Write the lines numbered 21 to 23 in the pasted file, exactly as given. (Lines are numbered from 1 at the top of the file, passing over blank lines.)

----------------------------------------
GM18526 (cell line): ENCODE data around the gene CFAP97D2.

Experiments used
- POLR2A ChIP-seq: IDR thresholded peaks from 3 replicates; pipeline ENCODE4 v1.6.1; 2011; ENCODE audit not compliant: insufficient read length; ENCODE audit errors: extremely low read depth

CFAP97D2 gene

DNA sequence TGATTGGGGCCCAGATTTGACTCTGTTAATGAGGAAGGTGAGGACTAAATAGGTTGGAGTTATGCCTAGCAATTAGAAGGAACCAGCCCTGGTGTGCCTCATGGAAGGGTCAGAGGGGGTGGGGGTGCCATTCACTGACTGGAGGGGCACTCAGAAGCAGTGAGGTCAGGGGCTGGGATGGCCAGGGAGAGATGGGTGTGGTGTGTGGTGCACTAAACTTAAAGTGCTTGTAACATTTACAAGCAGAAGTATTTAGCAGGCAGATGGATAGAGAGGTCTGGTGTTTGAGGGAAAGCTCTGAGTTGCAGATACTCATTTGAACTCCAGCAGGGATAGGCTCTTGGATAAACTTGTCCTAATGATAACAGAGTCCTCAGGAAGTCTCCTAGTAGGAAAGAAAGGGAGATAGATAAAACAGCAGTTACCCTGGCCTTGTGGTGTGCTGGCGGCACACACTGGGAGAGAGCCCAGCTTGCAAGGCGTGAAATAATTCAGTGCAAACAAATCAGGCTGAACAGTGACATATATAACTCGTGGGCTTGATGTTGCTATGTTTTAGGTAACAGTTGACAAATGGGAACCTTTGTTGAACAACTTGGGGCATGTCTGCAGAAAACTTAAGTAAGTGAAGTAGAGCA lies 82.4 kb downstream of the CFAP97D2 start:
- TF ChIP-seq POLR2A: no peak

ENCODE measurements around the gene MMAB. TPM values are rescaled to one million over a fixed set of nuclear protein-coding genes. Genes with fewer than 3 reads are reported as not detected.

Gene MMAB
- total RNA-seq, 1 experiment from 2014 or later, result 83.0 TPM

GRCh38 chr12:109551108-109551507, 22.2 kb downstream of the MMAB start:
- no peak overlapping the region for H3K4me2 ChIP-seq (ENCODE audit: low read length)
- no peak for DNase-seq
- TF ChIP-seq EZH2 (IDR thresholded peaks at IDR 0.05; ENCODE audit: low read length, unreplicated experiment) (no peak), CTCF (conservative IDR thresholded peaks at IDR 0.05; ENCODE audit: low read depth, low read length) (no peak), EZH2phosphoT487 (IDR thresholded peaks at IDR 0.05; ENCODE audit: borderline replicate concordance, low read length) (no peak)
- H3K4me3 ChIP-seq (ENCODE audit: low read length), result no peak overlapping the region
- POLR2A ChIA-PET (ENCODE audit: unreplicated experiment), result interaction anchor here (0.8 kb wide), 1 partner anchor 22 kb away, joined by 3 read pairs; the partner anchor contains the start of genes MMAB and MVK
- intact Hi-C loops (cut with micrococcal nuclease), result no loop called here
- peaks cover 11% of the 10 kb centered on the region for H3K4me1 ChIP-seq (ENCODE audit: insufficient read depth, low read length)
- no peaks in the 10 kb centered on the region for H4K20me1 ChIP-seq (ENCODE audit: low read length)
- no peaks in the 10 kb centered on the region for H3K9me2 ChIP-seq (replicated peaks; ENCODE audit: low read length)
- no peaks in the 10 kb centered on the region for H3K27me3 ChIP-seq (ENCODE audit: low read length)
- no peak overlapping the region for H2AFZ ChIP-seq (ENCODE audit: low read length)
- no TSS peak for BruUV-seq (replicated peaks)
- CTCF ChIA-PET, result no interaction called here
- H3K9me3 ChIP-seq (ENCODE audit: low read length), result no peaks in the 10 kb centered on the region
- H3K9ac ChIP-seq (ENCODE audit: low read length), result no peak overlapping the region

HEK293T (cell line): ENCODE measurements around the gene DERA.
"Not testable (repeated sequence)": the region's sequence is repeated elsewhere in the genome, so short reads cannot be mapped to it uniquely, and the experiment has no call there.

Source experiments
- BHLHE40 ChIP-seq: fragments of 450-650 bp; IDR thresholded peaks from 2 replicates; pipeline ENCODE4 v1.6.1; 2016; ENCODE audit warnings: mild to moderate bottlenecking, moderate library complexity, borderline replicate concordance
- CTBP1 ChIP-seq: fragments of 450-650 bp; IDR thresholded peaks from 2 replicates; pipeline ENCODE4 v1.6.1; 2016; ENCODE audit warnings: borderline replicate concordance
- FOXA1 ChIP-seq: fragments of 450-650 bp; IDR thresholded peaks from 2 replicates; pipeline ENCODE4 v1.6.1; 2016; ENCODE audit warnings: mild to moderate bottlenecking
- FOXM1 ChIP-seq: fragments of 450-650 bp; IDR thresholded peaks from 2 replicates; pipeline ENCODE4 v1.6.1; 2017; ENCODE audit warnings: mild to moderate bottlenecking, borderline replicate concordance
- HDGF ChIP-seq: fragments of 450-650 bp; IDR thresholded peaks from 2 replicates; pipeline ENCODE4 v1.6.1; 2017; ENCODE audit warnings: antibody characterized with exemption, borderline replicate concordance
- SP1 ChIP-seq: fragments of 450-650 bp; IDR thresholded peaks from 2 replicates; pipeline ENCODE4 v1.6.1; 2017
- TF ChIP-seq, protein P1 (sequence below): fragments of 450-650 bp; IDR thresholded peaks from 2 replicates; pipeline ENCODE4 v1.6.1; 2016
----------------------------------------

- no peak overlapping the region for H2AFZ ChIP-seq (ENCODE audit: low read length)
- no TSS peak for BruUV-seq (replicated peaks)
- CTCF ChIA-PET, result no interaction called here